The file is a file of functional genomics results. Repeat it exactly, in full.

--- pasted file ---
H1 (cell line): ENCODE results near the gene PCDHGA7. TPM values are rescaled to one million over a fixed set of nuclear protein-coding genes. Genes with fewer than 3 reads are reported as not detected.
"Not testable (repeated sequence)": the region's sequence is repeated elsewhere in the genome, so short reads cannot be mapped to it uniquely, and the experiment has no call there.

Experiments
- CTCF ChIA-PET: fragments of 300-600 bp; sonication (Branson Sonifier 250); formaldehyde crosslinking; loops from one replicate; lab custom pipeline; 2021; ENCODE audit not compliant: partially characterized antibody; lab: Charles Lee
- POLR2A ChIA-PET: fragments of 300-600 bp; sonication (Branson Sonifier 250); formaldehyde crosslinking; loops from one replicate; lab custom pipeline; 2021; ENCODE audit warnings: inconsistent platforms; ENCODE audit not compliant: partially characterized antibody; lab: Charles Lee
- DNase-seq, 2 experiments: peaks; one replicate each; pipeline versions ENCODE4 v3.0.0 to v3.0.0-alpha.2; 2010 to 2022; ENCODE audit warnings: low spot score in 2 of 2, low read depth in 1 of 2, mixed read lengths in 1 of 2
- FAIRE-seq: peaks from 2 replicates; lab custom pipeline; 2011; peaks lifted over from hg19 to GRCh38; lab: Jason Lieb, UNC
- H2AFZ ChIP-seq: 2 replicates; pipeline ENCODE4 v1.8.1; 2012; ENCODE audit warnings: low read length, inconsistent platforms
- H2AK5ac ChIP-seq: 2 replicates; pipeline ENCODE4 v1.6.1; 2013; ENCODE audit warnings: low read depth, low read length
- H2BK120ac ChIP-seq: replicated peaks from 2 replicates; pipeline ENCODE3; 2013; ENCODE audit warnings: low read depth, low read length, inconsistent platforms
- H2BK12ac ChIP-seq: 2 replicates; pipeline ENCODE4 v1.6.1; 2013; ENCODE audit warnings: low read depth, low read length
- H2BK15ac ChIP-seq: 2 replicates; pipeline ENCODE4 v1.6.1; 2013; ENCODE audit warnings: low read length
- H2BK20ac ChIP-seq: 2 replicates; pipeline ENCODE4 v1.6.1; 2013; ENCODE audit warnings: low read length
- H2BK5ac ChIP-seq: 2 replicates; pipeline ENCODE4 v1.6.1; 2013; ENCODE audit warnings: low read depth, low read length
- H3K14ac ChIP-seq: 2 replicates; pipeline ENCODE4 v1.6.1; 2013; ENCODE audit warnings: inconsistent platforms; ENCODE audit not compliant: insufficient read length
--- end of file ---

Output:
H1 (cell line): ENCODE results near the gene PCDHGA7. TPM values are rescaled to one million over a fixed set of nuclear protein-coding genes. Genes with fewer than 3 reads are reported as not detected.
"Not testable (repeated sequence)": the region's sequence is repeated elsewhere in the genome, so short reads cannot be mapped to it uniquely, and the experiment has no call there.

Experiments
- CTCF ChIA-PET: fragments of 300-600 bp; sonication (Branson Sonifier 250); formaldehyde crosslinking; loops from one replicate; lab custom pipeline; 2021; ENCODE audit not compliant: partially characterized antibody; lab: Charles Lee
- POLR2A ChIA-PET: fragments of 300-600 bp; sonication (Branson Sonifier 250); formaldehyde crosslinking; loops from one replicate; lab custom pipeline; 2021; ENCODE audit warnings: inconsistent platforms; ENCODE audit not compliant: partially characterized antibody; lab: Charles Lee
- DNase-seq, 2 experiments: peaks; one replicate each; pipeline versions ENCODE4 v3.0.0 to v3.0.0-alpha.2; 2010 to 2022; ENCODE audit warnings: low spot score in 2 of 2, low read depth in 1 of 2, mixed read lengths in 1 of 2
- FAIRE-seq: peaks from 2 replicates; lab custom pipeline; 2011; peaks lifted over from hg19 to GRCh38; lab: Jason Lieb, UNC
- H2AFZ ChIP-seq: 2 replicates; pipeline ENCODE4 v1.8.1; 2012; ENCODE audit warnings: low read length, inconsistent platforms
- H2AK5ac ChIP-seq: 2 replicates; pipeline ENCODE4 v1.6.1; 2013; ENCODE audit warnings: low read depth, low read length
- H2BK120ac ChIP-seq: replicated peaks from 2 replicates; pipeline ENCODE3; 2013; ENCODE audit warnings: low read depth, low read length, inconsistent platforms
- H2BK12ac ChIP-seq: 2 replicates; pipeline ENCODE4 v1.6.1; 2013; ENCODE audit warnings: low read depth, low read length
- H2BK15ac ChIP-seq: 2 replicates; pipeline ENCODE4 v1.6.1; 2013; ENCODE audit warnings: low read length
- H2BK20ac ChIP-seq: 2 replicates; pipeline ENCODE4 v1.6.1; 2013; ENCODE audit warnings: low read length
- H2BK5ac ChIP-seq: 2 replicates; pipeline ENCODE4 v1.6.1; 2013; ENCODE audit warnings: low read depth, low read length
- H3K14ac ChIP-seq: 2 replicates; pipeline ENCODE4 v1.6.1; 2013; ENCODE audit warnings: inconsistent platforms; ENCODE audit not compliant: insufficient read length